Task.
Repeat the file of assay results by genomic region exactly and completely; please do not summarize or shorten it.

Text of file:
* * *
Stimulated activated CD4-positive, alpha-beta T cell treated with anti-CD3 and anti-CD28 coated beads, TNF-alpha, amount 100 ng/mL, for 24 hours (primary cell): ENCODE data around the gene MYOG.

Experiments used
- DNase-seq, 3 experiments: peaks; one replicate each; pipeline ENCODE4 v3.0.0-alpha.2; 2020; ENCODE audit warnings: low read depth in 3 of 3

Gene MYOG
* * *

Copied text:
Stimulated activated CD4-positive, alpha-beta T cell treated with anti-CD3 and anti-CD28 coated beads, TNF-alpha, amount 100 ng/mL, for 24 hours (primary cell): ENCODE data around the gene MYOG.

Experiments used
- DNase-seq, 3 experiments: peaks; one replicate each; pipeline ENCODE4 v3.0.0-alpha.2; 2020; ENCODE audit warnings: low read depth in 3 of 3

Gene MYOG